|We watch the water.|
|9/6/2012||Coming soon: Chinatown and John Walton, Owens Lake, Water Wars at the Maturango|
|As summer edges closer and closer to September, our members filter back from field work, visiting friends and family, traveling, and roaming the mountains that define the borders of the Owens Valley. Whether you worked, wandered, or stayed close to home, we hope your summer went well.
Among returning friends, we're happy to announce that John Walton, a University of California, Davis research professor and the author of "Western Times and Water Wars," will be visiting the Owens Valley for two events this September. Mike Prather and the Eastern Sierra Audubon Society will also greet our avian friends for the annual Owens Lake Fall Big Day this August. Read on for details!
August 21, 2012-- Owens Lake Fall Big Day
Eastern Sierra Audubon Society
Location: Diaz Lake Parking lot in Lone Pine and Owens Lake
Time: Meet at 7:00 a.m.
The data that we gather will be used in the management of habitat and birds by LADWP, Audubon, State Lands Commission and CA DFG. Your commitment to Owens Lake in real terms is invaluable. Meet at 7:00 a.m. at the Diaz Lake parking lot. We will have a brief introduction and then get out on the lake in small groups. Car pooling is helpful, although not required. Roads are unpaved, but good. Bring a safety vest if you have one. We will provide them as well. For more information and to sign up, contact Mike Prather at 760-876-5807 or firstname.lastname@example.org. See http://esaudubon.org/events/field_trips.php for more information.
September 5, 2012--John Walton: Chinatown and the Owens Valley
Owens Valley Committee
Location: Lone Pine Film History Museum, 701 South Main Street, Lone Pine, CA
Time: 7:00-8:30 p.m.
Roman Polanski's 1974 film "Chinatown" is included on every list of the 100 (or 50) best movies. The film is based on the water wars between Los Angeles and Owens Valley in the early twentieth century, although Robert Towne's screen play takes many liberties with the historical facts, moving events to the late 1930s and casting the political conflict as a conspiracy and murder mystery. Nevertheless, "Chinatown" has come to be understood as the real history and that understanding, in turn, has influenced the citizen movement which has succeeded in reclaiming some of the valley's water and habitat. Professor Walton's talk will include clips from the film and will examine the film in historical context and the origins and consequences of "Chinatown."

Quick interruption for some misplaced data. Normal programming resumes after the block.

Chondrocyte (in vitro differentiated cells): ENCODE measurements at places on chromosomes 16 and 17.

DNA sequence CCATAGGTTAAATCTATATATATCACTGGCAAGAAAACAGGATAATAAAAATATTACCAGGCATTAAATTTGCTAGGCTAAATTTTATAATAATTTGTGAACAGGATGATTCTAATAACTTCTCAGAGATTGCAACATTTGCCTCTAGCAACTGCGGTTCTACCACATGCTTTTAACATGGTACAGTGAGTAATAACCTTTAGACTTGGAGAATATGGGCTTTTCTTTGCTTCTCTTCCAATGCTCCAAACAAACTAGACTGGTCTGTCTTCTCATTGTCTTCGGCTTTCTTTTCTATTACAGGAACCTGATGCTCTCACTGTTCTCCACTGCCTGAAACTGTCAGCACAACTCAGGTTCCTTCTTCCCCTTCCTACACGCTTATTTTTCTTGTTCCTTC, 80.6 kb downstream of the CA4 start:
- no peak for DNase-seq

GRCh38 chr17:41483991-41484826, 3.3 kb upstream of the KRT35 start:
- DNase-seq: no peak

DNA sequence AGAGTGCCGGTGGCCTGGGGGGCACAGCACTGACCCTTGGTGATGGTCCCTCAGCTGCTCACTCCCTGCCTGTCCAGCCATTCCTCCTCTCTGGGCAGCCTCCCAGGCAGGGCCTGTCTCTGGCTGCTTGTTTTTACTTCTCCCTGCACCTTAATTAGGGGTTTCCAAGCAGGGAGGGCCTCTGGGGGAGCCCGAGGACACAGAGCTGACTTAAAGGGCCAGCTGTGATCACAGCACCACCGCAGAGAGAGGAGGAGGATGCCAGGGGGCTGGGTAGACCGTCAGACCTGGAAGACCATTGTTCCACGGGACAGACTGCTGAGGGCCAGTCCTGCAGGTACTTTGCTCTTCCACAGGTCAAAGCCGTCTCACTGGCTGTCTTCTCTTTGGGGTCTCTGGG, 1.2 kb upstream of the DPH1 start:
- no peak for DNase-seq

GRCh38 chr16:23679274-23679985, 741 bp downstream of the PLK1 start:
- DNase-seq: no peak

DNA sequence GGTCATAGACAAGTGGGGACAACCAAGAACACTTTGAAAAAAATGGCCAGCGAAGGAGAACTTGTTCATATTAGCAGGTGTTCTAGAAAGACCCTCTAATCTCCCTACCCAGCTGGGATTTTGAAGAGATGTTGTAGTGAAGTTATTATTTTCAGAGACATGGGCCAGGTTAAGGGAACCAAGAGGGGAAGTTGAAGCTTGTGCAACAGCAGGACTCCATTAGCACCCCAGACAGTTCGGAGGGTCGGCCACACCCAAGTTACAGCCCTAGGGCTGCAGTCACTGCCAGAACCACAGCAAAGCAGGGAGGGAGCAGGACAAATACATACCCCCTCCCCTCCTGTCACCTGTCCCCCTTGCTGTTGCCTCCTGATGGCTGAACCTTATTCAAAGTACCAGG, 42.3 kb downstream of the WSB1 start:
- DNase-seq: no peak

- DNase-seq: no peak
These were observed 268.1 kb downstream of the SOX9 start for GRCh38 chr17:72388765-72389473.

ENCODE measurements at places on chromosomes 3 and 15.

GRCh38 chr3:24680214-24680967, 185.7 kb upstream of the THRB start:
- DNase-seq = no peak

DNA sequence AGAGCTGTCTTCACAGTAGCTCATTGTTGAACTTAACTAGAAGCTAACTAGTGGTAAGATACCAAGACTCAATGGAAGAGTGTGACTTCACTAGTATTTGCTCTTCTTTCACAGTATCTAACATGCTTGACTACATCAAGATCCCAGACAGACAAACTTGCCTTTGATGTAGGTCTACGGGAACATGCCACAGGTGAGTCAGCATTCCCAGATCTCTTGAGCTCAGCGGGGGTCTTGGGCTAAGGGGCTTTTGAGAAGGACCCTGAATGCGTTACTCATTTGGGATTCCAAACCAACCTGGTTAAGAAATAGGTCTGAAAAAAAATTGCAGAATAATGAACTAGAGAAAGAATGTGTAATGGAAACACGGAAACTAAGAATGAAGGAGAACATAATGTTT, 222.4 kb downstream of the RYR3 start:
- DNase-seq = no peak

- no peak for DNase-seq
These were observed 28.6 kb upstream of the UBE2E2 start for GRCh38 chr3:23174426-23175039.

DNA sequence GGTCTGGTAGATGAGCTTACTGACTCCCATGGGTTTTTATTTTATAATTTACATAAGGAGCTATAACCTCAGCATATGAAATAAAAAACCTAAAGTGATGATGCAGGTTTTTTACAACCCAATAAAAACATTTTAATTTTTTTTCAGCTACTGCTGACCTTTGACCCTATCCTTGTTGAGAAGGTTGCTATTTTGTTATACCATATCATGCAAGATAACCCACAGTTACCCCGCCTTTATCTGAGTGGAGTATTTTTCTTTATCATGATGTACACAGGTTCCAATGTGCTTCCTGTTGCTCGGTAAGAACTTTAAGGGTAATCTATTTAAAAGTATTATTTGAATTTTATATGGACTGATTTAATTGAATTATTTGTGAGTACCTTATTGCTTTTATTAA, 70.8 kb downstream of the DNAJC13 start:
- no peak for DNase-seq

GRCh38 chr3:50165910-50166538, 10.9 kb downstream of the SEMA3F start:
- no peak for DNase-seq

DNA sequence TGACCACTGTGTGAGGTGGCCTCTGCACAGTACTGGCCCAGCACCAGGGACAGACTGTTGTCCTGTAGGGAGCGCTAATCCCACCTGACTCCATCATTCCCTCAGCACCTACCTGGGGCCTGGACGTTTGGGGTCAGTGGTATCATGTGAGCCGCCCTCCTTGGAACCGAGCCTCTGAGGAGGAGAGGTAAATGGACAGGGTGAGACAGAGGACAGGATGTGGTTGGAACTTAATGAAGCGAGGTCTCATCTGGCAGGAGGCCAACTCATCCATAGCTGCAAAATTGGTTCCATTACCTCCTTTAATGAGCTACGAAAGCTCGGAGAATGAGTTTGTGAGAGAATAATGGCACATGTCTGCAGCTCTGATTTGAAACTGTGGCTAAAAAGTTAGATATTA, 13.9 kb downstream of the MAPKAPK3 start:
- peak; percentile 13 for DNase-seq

September 6, 2012--John Walton: Western Times and Water Wars revisited, with a short presentation by the Owens Valley Committee
Maturango Museum Lecture Series
Location: Maturango Museum, 100 East Las Flores Ave, Ridgecrest, California
Time: Doors open at 7:00 p.m. and lecture begins at 7:30 p.m.
Professor Walton is the author of the 1993 book "Western Times and Water Wars," available from UC Press. UC Press describes "Western Times and Water Wars" as chronicling "more than a hundred years of tumultuous events in the history of California's Owens Valley. From the pioneer conquest of the native inhabitants to the infamous destruction of the valley's agrarian economy by water-hungry Los Angeles, this legendary setting is a microcosm of the development of the American West." A reviewer writing for "The Virginia Quarterly Review" described the book as "one of the half-dozen most important works in historical sociology by an American scholar."
Professor Walton will revisit his book on Owens Valley water wars as well as update us about some of the West's ongoing water fights, fracases, and bust-ups. Mark Bagley, Executive Director of the Owens Valley Committee (OVC), will introduce Professor Walton and make a short presentation about OVC's current work.